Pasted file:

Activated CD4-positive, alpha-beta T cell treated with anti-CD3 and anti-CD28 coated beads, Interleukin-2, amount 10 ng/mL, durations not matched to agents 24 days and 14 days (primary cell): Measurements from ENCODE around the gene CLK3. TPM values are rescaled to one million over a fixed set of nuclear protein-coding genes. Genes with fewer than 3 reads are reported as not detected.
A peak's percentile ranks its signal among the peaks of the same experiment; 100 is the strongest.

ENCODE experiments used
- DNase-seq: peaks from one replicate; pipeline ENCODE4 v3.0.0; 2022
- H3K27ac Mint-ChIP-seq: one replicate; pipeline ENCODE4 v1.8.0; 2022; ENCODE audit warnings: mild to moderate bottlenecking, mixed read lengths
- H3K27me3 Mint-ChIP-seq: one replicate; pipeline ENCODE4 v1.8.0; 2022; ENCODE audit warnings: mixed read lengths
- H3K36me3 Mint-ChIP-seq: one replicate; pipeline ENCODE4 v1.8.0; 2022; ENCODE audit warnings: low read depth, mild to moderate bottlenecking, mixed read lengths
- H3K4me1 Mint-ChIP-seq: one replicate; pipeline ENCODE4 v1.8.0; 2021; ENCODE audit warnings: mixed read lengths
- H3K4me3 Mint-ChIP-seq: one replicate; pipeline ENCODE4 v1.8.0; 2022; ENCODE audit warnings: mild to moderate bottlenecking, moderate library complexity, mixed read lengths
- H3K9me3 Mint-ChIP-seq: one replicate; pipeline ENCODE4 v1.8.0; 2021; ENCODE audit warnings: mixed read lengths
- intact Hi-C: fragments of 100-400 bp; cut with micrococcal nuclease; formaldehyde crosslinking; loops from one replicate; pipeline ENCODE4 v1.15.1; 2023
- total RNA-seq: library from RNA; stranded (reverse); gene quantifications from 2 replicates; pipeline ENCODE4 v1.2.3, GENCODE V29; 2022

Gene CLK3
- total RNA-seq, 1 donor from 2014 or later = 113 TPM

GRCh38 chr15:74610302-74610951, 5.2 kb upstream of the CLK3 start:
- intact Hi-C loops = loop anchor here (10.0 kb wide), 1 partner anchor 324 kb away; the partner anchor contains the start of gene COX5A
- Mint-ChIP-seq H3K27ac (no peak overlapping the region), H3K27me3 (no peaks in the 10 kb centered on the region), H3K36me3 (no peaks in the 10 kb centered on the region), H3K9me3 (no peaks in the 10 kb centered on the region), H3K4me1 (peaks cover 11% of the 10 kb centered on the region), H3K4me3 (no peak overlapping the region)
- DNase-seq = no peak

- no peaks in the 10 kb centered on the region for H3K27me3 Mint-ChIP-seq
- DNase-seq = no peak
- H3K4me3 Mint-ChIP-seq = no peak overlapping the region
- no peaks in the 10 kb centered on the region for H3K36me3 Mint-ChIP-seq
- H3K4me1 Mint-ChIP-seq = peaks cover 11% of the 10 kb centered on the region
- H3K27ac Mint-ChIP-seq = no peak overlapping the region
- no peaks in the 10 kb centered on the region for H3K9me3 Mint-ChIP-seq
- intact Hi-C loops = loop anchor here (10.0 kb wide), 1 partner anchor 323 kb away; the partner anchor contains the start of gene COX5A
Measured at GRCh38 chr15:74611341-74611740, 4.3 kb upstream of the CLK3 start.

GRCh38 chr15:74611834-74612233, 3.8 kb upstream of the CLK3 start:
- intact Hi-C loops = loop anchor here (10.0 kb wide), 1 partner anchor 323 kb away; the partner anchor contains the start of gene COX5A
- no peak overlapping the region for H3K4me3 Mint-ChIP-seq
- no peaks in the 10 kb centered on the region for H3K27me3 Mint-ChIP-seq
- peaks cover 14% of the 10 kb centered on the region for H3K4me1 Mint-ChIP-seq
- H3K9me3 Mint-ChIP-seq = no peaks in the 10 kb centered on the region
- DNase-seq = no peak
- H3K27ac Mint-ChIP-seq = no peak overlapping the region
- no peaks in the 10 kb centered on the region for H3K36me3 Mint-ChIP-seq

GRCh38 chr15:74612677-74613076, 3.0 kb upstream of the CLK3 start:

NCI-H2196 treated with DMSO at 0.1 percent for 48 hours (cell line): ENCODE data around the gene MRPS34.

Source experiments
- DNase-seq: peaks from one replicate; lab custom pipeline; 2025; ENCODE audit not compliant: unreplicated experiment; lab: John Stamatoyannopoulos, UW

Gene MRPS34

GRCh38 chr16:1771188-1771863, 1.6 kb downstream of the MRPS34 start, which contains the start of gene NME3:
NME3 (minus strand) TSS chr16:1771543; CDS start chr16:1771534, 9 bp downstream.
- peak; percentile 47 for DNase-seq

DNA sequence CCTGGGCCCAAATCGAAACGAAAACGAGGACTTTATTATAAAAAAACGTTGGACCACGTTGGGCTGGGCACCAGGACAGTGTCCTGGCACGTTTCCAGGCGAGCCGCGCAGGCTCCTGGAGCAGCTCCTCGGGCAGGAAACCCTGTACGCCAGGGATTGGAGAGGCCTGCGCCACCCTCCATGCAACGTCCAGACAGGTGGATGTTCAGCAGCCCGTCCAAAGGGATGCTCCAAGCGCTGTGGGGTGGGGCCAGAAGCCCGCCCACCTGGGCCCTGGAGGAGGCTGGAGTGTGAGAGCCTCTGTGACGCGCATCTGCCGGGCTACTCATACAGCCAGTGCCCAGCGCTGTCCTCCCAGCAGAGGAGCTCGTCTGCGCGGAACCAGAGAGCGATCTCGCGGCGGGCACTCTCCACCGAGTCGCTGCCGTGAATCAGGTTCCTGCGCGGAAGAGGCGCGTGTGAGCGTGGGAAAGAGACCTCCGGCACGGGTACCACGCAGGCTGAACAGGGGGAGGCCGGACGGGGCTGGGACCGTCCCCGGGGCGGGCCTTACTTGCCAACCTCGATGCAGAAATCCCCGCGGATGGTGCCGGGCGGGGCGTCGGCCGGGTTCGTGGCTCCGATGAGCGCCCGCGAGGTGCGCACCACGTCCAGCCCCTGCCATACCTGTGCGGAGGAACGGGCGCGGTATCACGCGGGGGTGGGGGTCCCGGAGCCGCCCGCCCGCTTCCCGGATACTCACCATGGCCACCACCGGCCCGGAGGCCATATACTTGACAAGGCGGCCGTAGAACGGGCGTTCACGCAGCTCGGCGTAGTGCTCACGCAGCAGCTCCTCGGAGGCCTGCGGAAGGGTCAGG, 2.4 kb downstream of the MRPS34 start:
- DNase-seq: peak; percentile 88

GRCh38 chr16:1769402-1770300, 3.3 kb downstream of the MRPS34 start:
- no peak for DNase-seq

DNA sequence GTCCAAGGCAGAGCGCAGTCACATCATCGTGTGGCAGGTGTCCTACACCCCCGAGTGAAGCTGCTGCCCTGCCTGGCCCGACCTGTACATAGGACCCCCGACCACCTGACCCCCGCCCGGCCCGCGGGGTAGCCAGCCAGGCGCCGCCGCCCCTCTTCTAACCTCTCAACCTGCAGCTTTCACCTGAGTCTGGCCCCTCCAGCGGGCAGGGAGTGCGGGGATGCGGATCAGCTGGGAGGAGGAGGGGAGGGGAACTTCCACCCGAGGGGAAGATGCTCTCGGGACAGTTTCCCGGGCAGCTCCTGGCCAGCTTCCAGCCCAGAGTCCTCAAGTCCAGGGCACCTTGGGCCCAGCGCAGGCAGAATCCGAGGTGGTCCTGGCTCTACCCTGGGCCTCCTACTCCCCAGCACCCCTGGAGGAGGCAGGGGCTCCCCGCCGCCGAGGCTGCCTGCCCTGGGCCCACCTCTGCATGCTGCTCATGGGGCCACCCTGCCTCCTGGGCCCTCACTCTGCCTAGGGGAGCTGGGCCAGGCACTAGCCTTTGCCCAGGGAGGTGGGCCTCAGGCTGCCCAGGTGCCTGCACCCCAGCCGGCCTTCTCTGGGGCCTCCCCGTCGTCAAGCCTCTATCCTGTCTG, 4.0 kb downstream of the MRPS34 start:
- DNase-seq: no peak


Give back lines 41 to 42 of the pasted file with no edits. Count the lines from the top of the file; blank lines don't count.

Gene MRPS34

GRCh38 chr16:1771188-1771863, 1.6 kb downstream of the MRPS34 start, which contains the start of gene NME3: